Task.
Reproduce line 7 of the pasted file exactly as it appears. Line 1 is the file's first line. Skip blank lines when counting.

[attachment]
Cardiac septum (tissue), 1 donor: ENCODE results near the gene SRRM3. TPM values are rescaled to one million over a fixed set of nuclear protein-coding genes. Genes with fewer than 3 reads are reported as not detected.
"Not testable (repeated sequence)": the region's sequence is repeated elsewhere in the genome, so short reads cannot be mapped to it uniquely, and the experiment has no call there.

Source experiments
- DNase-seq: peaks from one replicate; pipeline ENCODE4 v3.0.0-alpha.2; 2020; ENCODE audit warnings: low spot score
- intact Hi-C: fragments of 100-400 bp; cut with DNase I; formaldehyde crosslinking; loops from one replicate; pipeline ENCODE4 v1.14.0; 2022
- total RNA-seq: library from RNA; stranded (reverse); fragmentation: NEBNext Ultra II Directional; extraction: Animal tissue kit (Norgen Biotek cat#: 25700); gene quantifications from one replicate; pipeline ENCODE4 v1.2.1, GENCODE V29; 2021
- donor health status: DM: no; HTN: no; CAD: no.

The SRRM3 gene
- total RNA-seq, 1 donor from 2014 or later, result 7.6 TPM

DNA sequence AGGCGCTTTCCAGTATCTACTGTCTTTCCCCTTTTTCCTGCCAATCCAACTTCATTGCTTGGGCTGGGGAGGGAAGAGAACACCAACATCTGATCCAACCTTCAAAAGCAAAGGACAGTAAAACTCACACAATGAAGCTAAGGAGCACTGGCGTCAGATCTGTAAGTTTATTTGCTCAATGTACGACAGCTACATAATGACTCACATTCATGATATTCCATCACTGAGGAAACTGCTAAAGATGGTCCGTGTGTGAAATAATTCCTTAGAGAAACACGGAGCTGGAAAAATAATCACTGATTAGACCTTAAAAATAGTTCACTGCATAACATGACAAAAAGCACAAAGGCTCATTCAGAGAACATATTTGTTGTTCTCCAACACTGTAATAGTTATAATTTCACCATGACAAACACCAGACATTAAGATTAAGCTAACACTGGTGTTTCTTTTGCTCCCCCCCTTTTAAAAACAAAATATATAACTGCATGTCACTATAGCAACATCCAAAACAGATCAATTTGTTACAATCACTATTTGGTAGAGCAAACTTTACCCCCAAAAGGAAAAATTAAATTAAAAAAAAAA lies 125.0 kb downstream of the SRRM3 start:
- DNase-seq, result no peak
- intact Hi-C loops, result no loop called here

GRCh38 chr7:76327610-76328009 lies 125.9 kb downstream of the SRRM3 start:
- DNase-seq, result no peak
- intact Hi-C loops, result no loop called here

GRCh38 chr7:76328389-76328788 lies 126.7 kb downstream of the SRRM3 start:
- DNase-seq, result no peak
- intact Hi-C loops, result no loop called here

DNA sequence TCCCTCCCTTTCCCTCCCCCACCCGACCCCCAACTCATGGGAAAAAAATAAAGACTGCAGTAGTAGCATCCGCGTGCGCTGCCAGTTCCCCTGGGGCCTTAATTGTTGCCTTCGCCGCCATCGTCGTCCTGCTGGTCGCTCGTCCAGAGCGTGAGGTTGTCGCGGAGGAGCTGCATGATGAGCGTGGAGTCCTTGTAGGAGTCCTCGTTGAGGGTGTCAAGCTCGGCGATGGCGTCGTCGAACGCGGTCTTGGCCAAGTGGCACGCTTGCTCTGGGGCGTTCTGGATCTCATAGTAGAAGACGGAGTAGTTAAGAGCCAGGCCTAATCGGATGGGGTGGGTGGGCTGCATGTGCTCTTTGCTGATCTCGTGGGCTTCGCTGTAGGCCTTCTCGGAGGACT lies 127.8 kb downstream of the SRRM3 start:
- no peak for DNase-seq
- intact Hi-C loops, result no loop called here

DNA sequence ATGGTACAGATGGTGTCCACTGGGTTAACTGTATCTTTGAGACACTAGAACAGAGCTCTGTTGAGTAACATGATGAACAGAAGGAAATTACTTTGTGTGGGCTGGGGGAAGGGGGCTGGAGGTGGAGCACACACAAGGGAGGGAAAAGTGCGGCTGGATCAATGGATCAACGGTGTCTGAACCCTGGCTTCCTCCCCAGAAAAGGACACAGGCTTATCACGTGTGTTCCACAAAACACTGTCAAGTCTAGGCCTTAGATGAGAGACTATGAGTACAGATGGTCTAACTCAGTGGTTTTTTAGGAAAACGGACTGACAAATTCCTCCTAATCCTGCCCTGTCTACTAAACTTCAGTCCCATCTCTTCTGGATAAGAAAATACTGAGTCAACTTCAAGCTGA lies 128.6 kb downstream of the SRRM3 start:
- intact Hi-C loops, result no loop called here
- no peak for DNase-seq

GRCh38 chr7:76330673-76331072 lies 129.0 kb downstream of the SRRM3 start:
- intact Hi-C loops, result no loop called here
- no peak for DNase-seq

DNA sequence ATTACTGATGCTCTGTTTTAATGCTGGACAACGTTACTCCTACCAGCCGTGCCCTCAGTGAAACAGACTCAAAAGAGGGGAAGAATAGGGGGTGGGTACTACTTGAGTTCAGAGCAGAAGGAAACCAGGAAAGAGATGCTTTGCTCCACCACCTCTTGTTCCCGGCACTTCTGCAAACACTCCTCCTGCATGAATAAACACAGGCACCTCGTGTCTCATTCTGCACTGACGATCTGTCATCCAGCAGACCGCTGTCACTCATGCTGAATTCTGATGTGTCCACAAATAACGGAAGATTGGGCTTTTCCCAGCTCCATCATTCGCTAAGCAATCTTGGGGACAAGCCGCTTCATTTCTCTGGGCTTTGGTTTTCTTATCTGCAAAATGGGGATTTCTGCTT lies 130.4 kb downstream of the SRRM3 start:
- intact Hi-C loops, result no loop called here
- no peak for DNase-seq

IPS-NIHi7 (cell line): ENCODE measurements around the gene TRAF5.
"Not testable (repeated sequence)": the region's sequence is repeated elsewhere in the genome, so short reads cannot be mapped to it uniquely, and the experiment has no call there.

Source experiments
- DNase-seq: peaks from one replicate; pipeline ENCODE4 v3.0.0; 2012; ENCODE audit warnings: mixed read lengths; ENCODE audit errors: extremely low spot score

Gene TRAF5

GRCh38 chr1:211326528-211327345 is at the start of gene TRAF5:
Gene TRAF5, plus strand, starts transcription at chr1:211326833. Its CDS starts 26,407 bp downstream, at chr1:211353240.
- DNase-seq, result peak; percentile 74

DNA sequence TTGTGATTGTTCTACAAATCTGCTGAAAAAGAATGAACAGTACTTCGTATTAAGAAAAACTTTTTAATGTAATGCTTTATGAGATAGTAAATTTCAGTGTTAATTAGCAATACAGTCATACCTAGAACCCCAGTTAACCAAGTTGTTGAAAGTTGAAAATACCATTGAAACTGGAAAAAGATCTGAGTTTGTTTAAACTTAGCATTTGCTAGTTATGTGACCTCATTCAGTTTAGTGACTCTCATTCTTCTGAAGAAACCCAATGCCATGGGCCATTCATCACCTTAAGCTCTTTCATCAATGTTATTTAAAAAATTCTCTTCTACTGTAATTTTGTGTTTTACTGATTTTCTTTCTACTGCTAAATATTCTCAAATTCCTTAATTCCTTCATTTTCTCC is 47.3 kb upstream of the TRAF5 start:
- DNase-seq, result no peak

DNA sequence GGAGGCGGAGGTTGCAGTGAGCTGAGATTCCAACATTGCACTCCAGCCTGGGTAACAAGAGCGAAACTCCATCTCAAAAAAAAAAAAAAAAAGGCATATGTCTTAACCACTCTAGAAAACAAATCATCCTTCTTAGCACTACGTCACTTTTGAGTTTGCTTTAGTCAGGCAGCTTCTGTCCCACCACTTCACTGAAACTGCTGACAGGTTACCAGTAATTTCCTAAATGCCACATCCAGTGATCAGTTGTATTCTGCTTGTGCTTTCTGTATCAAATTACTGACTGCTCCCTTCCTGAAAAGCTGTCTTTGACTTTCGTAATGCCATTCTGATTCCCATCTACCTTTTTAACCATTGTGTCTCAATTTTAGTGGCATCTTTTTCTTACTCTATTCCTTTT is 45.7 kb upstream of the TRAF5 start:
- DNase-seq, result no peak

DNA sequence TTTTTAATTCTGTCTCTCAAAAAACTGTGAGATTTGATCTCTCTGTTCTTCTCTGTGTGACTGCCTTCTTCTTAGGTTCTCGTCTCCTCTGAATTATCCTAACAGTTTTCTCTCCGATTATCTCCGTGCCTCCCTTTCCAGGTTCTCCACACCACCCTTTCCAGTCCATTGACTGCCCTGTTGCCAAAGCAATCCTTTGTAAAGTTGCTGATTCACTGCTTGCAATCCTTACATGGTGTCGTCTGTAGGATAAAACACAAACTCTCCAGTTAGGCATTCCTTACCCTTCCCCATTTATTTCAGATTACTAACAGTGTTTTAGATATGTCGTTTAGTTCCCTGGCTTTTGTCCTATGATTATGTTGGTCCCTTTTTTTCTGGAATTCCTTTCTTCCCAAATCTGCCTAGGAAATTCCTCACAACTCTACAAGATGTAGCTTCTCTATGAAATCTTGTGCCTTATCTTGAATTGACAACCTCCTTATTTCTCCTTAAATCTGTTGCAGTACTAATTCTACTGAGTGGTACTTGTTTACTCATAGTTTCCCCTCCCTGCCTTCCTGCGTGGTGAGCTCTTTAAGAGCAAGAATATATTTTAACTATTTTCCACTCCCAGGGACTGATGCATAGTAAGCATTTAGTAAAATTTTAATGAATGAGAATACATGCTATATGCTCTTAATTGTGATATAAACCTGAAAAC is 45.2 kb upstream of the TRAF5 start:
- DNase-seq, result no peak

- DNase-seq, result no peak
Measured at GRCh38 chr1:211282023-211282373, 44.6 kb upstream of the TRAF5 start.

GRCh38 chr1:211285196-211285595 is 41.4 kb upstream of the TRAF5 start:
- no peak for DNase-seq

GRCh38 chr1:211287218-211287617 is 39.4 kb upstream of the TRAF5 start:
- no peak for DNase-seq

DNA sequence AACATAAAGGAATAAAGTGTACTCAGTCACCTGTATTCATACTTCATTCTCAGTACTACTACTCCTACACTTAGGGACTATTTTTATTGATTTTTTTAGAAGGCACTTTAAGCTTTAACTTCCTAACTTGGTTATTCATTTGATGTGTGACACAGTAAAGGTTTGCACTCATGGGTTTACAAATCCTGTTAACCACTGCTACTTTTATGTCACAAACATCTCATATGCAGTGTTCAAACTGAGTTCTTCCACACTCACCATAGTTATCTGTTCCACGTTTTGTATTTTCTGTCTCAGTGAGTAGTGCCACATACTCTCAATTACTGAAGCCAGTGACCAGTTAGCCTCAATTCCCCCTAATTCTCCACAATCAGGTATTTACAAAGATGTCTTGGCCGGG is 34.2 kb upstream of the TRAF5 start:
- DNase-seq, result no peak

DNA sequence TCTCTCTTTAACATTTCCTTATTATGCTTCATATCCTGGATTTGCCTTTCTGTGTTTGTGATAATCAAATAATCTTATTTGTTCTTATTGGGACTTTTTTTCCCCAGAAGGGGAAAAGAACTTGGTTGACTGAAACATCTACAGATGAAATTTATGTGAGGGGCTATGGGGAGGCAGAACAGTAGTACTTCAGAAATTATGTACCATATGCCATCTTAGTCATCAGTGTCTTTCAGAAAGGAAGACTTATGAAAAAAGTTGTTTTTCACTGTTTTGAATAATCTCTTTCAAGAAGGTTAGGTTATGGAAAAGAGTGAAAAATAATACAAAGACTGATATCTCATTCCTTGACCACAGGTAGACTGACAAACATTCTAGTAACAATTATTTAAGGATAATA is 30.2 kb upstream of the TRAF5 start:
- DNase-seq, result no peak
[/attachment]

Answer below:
- donor health status: DM: no; HTN: no; CAD: no.